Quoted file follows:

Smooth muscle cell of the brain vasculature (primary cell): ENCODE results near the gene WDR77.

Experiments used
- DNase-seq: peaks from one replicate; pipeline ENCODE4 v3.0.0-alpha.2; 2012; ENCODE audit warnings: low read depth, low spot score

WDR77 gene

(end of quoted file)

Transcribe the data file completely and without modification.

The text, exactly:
Smooth muscle cell of the brain vasculature (primary cell): ENCODE results near the gene WDR77.

Experiments used
- DNase-seq: peaks from one replicate; pipeline ENCODE4 v3.0.0-alpha.2; 2012; ENCODE audit warnings: low read depth, low spot score

WDR77 gene